July 16, 2005

"The Triumph of his Will."

Our local free newspaper the Isthmus, has a big cover story title "The Triumph of his Will," a story -- I didn't read it -- about some guy's will. Why would anyone think that was an acceptable title?

Maybe my clever commenters can come up with equivalent examples of titles of evil works of art being used as headlines for imaginary, exceedingly tame local human interest stories.

UPDATE: In a similar vein, one often sees the name of something profoundly serious used in jokey titles. One that is done so often it's also offensive for being trite is "the Battle of the Bulge" to refer to weight loss.

17 comments:

Matthew said...

But of course!

"Mine Camp," about a historic preservationist's struggle to preserve an abandoned mining settlement for posterity.

"The Protocols of the Elders of Zion Bible Church," about inside politics among the leaders of a local megachurch.

Ann Althouse said...

Matthew: You've got it! Hilarious!

Pastor_Jeff said...

Matthew: Excellent!

How about "120 Days of Sodom" - a tourist brochure on the winter festival in Sodom, VT.

I was going to do this, but someone beat me to it.

Ann Althouse said...

There's also my friend's blog The Columnist Manifesto.

gs said...

"The Berth of an Asian" tells the story of a Chinese immigrant who joins the US Merchant Marine during WWII. After initially encountering prejudice, he eventually wins the acceptance and respect of his crewmates. (Btw, the movie is better than the book.)

Incidentally, there's a blog named Protocols of the Yuppies of Zion. For human interest, try their visual and prose food blogging.

Rose Nunez said...

There was a used record store near my house years ago (remember records?) that called itself "The Vinyl Solution."

Love all of these!

Matthew said...

Love all these as well, and thanks.

Some more, not all referencing works of art, but inappropriate nonetheless:

"Concentration Camp," about summer sessions for school kids with ADHD.

"Baton Dearth March," covers a protest in response to music programs being cut at the local high school.

"The Commoner's Man o' Pesto" features a fellow who has started a successful, inexpensive vegetarian eatery.

Goesh said...

You brought the wags out on this one-

Pastor_Jeff said...

"Fair in Height for 51" - the AARP's new program advocating lowered height requirements on amusement park rides for early retirees.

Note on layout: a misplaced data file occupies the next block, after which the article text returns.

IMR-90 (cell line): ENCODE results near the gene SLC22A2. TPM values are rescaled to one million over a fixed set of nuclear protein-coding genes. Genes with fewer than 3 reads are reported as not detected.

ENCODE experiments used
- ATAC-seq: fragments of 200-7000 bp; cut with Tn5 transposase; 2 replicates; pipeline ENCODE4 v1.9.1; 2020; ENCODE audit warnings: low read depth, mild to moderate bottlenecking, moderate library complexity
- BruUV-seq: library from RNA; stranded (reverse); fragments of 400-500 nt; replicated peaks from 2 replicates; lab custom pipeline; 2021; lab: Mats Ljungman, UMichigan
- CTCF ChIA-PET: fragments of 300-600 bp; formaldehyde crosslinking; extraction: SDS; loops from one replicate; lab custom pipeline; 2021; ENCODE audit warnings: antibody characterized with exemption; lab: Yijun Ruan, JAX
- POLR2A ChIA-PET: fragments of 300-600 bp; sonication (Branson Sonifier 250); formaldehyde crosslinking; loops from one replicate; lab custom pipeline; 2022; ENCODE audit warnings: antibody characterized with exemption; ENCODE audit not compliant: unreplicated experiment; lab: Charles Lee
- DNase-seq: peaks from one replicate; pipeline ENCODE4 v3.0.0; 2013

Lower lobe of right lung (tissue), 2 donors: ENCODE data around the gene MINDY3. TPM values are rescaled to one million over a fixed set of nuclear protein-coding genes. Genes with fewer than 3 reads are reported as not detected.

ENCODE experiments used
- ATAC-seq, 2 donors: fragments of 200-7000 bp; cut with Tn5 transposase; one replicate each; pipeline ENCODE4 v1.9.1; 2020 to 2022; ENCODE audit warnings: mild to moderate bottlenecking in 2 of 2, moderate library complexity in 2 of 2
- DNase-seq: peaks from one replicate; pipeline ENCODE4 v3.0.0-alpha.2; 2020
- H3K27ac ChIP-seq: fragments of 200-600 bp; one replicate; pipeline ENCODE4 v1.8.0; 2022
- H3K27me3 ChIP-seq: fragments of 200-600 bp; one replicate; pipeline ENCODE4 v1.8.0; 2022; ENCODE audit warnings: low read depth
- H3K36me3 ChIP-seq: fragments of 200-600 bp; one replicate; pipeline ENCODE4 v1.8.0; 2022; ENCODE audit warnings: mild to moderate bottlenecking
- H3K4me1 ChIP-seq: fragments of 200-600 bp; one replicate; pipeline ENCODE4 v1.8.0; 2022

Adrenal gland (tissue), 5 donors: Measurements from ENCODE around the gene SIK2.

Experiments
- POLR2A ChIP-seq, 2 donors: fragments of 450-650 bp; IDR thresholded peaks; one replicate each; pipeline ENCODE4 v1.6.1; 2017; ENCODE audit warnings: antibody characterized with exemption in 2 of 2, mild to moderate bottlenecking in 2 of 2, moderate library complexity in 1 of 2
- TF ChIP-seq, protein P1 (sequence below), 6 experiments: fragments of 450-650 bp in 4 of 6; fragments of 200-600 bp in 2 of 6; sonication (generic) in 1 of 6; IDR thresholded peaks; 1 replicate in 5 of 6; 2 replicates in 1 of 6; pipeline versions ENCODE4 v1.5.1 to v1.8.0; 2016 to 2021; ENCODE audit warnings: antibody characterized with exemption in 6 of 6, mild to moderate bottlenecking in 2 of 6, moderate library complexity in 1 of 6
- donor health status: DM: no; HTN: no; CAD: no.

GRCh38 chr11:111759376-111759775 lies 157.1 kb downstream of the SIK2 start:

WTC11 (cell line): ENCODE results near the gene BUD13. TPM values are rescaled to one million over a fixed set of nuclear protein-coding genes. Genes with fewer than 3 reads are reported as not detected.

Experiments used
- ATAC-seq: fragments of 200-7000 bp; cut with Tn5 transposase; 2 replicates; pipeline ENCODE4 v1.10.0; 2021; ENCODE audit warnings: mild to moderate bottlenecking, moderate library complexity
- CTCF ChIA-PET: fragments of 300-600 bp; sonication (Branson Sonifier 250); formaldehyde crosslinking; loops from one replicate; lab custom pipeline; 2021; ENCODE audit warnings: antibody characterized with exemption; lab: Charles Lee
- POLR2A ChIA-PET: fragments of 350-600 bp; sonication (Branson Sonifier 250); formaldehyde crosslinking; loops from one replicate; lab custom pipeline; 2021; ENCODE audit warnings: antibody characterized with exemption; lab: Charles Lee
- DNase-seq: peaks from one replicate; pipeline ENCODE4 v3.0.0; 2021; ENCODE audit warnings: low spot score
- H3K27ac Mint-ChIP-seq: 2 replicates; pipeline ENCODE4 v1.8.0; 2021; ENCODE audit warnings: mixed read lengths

peter hoh said...

Adam Sandler movie fails at U.S. box office. Distributor hopes to do better with the Asian release. Headline: Adam Bomb Hits Japan.

gs said...

Ann: Another post, please. This one is done for. Your update merely rearranges deck chairs on the Titanic.

Pastor_Jeff said...

"Low, Lita!" by James Herriot. Another collection of the popular British veteranarian's tales. The title story features his humorous efforts to cure the laryngitis of a local prize heifer.

I have also seen an optician's shop named "The Joy of Spex"

knoxgirl said...

I don't think this counts, but there are commercials now where people merrily sing: "You bet your sweet Aspercreme"

Bob said...

A couple of years ago, the local auto club magazine published an article on the virtues of touring Germany in the off season entitled something like "Sunny Days and Crystal Nights." The editor apparently had never heard of Kristallnacht, and apologized profusely in the next issue.

Rick Lee said...

I just noticed that weather site called the Weather Underground.
www.wunderground.com A totally normal weather site named after a domestic terrorist organization.

amba said...

I can imagine someone getting creamed in a golf game and referring to it as a Hole-o-caust.

But the simplest examples (of the latter type, not the former) slip under the radar because they've become "in a manner of speaking":

"I'm starving."
"I'm freezing."
"It was torture."

I became aware of this because I'm with someone who literally was starving and freezing at one time in his life (as a teen-age prisoner in a Gulag camp). I became very self-conscious about saying "I'm starving" or "I'm freezing" when what I meant was that I was very hungry, or kinda cold.

gs said...

This morning Ann quoted a post comparing blogging to partying.

So, in keeping with the principle that your best remarks at a party are the ones you think of after it's over, I googled the exact phrase 'Birth of a Notion'. Over 5000 results!